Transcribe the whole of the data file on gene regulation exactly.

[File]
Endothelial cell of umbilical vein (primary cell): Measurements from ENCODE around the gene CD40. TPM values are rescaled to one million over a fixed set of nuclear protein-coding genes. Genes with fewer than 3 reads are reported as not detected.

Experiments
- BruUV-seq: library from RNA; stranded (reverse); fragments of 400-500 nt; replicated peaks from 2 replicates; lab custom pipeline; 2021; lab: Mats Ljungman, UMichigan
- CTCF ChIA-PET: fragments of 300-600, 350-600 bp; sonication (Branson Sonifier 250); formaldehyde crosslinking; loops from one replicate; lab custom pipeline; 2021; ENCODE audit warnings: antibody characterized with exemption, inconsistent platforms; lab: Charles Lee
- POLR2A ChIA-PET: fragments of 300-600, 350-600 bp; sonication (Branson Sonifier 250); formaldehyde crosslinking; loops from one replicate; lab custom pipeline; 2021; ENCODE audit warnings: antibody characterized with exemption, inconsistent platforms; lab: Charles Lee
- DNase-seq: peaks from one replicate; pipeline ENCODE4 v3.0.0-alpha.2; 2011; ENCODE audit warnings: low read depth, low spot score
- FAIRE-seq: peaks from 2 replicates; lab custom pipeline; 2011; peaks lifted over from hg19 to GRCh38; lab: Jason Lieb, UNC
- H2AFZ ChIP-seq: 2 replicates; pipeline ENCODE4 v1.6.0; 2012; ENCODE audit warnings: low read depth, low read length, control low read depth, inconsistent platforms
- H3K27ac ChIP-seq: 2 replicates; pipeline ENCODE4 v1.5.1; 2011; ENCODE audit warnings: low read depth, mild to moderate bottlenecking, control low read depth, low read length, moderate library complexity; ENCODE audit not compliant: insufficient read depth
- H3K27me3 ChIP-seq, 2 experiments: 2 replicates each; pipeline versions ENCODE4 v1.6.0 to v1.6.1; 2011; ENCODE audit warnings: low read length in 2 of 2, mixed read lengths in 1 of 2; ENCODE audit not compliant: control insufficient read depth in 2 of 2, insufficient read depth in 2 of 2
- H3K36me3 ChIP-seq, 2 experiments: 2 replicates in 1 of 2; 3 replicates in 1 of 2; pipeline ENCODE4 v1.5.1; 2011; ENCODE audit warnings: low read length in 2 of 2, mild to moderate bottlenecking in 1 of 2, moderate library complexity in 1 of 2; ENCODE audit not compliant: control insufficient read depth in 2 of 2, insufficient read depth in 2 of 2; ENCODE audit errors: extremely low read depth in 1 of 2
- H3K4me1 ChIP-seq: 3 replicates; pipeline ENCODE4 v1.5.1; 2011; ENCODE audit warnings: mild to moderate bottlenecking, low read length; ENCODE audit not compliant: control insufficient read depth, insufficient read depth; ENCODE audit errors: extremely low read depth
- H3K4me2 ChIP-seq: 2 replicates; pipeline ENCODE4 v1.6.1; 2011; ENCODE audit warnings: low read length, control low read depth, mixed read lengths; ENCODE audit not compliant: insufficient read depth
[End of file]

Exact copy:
Endothelial cell of umbilical vein (primary cell): Measurements from ENCODE around the gene CD40. TPM values are rescaled to one million over a fixed set of nuclear protein-coding genes. Genes with fewer than 3 reads are reported as not detected.

Experiments
- BruUV-seq: library from RNA; stranded (reverse); fragments of 400-500 nt; replicated peaks from 2 replicates; lab custom pipeline; 2021; lab: Mats Ljungman, UMichigan
- CTCF ChIA-PET: fragments of 300-600, 350-600 bp; sonication (Branson Sonifier 250); formaldehyde crosslinking; loops from one replicate; lab custom pipeline; 2021; ENCODE audit warnings: antibody characterized with exemption, inconsistent platforms; lab: Charles Lee
- POLR2A ChIA-PET: fragments of 300-600, 350-600 bp; sonication (Branson Sonifier 250); formaldehyde crosslinking; loops from one replicate; lab custom pipeline; 2021; ENCODE audit warnings: antibody characterized with exemption, inconsistent platforms; lab: Charles Lee
- DNase-seq: peaks from one replicate; pipeline ENCODE4 v3.0.0-alpha.2; 2011; ENCODE audit warnings: low read depth, low spot score
- FAIRE-seq: peaks from 2 replicates; lab custom pipeline; 2011; peaks lifted over from hg19 to GRCh38; lab: Jason Lieb, UNC
- H2AFZ ChIP-seq: 2 replicates; pipeline ENCODE4 v1.6.0; 2012; ENCODE audit warnings: low read depth, low read length, control low read depth, inconsistent platforms
- H3K27ac ChIP-seq: 2 replicates; pipeline ENCODE4 v1.5.1; 2011; ENCODE audit warnings: low read depth, mild to moderate bottlenecking, control low read depth, low read length, moderate library complexity; ENCODE audit not compliant: insufficient read depth
- H3K27me3 ChIP-seq, 2 experiments: 2 replicates each; pipeline versions ENCODE4 v1.6.0 to v1.6.1; 2011; ENCODE audit warnings: low read length in 2 of 2, mixed read lengths in 1 of 2; ENCODE audit not compliant: control insufficient read depth in 2 of 2, insufficient read depth in 2 of 2
- H3K36me3 ChIP-seq, 2 experiments: 2 replicates in 1 of 2; 3 replicates in 1 of 2; pipeline ENCODE4 v1.5.1; 2011; ENCODE audit warnings: low read length in 2 of 2, mild to moderate bottlenecking in 1 of 2, moderate library complexity in 1 of 2; ENCODE audit not compliant: control insufficient read depth in 2 of 2, insufficient read depth in 2 of 2; ENCODE audit errors: extremely low read depth in 1 of 2
- H3K4me1 ChIP-seq: 3 replicates; pipeline ENCODE4 v1.5.1; 2011; ENCODE audit warnings: mild to moderate bottlenecking, low read length; ENCODE audit not compliant: control insufficient read depth, insufficient read depth; ENCODE audit errors: extremely low read depth
- H3K4me2 ChIP-seq: 2 replicates; pipeline ENCODE4 v1.6.1; 2011; ENCODE audit warnings: low read length, control low read depth, mixed read lengths; ENCODE audit not compliant: insufficient read depth